This update reduces our entire channeling system to a single line of code, based on the type of the data we’re receiving; data.Type may look something like “message” or “player” and data.SubType may look like “normal” or “move”. For even further robustness, we may instead pass Type as an array, allowing us to subscribe to any specificity of a data type that we’re interested in. Chat may listen into a base “message” channel, while private messenger alerts may listen to a more strict “message:private” channel.

function(data){ pubsub.publish(data.Type.join(":"), data); };

On the subscription side, we can now start to see the interesting effects. For example, if we use a pubsub system that allows us to use predicates such as Mediator.js, we can use even more advanced subscription methods that will only run that method if a specific function acting upon the data returns true. In the following example, we set up a subscription that alerts a player that their name was mentioned, if the predicate function passed in returns true.

Through this architecture, we can have a chat module, a game module, a lobby module, a player module, a friendslist module, and modules for any other game functionality. All portions of the game can be built seperately, with the common ability to communicate through an abstract interface. The code has full flexibility to add and remove features at will, and the developer has confidence in modifying and adding code that’s completely specific to the feature that we’re working on.

The developer also gains the ability to easily write test-driven code through a framework such as Jasmine or Sinon, without needing to mock a WebSocket connection and without crossing too many concerns with our tests (test-driven application development is another subject for another article, however).


WebSockets aren’t a cure-all to everything. HTTP still commands a key role in communication between client and server as a way to send and close connections for one-time data transfer, such as initial asset loading. HTTP requests can perform more efficiently than WebSockets by closing connections once complete rather than maintaining connection state.

Additionally, WebSockets are only available where users are using modern browsers with javascript enabled. While Flash shims are available and useful to provide functionality to non-compliant browsers, some users will not be able to access javascript-only or Flash-only content. If applicable, an alternate method of accessing the application should be provided through progressive enhancement.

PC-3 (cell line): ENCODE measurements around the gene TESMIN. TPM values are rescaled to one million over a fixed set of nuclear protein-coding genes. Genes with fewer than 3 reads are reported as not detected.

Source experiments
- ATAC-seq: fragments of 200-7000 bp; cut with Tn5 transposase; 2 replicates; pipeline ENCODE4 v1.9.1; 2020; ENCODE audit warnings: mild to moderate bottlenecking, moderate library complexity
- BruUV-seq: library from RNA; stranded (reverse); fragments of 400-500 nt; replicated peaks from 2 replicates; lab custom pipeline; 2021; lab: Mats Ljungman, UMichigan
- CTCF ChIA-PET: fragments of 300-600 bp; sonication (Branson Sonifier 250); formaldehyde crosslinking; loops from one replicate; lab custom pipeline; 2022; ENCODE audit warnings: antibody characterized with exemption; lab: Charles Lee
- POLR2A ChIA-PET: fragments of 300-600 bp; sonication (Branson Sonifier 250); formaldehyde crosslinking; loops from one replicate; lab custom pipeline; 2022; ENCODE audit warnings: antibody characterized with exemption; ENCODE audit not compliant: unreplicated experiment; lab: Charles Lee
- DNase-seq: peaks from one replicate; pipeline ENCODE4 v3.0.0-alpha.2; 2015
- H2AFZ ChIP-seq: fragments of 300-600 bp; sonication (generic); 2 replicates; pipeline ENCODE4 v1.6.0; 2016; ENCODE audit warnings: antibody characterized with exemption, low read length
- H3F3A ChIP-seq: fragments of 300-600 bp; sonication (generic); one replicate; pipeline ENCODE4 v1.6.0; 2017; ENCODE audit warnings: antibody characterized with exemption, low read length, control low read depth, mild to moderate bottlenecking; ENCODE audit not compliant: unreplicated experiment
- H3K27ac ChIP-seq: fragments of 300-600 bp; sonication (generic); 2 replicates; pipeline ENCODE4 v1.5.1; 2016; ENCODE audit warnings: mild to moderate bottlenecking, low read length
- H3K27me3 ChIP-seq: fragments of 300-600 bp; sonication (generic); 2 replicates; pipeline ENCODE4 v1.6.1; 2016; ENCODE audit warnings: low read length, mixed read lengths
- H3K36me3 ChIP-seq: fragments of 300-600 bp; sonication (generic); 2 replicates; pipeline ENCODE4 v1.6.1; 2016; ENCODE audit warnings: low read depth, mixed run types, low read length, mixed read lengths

An impact on network architecture should also be considered. WebSockets, as a persistent connection, can potentially use far more resources and tie up servers as compared to a standard web server. Impact on load balancers and firewalls can be mitigated; the WebSocket specification allows for transferring connections. A client may connect to a loadbalancer, which then passes the connection off to an application server to handle the actual data frame processing.

WebSocket Servers

Most popular languages have WebSocket implementations. The following is a list of some of the more recently-active libraries for a small selection of languages.

Disclaimer: I am a principal developer on Alchemy Websockets.

  1. Node
    1. Socket.io (also supports fallbacks for non-WebSocket clients, and has alternate-language implementations)
    2. WebSocket-node (hybi-8, 13)
  2. C#
    1. Alchemy Websockets (hybi-00, 10, 13, 17, RFC 6455)
    2. Fleck (hybi-00, 10, 13, 17, RFC 6455)
  3. Java
    1. Java-WebSocket (hixie-75, hybi-00, 10, 17, RFC 6455)
    2. jWebSocket
  4. Python
    1. ws4py
  5. Erlang
    1. Misultin
  6. Ruby
    1. em-websocket (hixie-75, hybi-00, 5, 7, 13, 17)

Browser Support

WebSockets are supported in most major browsers, although some browsers have support only in recent alpha or beta versions. Wikipedia maintains a list of browsers. Browser support includes:

  1. Desktop
    1. Internet Explorer: version 10 has hybi-10 support
    2. FireFox: version 11 supports RFC6455
    3. Chrome: version 16 supports RFC6455
    4. Safari: version 5.0.1 supports hybi-00
    5. Opera: version 11.00 supports hybi-00 (must be enabled by user)
  2. Mobile
    1. Android browser: none; however, Chrome for Android has RFC6455
    2. iOS 5 browser: supports hixie-75
    3. Opera Mobile: hybi-00 enabled through system settings

Additional WebSocket support can be given to non-supportive browsers through use of a Flash shim such as web-socket-js. You can test your own browser’s support at http://websocket.org/echo.html, or learn more about how it evolved here.

Client-side Event Management

Callbacks can lead to a confusing data flow; using a system of custom events or a publish-subscribe system with WebSocket messages can keep code clean and modular.

Libraries that can help with implementing the pub/sub pattern include:

  1. AmplifyJS: pub/sub management
  2. Backbone: application architecture framework that includes custom events (check out this blog post about using Backbone with WebSockets)
  3. YUI: custom events
  4. Dojo: pub/sub management
  5. Mediator.js: Pub/sub management class built for Ajax and WebSocket handling; allows predicates and namespaced channels

Addy Osmani wrote an excellent post on pub/sub that explains where, why, and how to implement the pattern.

in Multiplayer .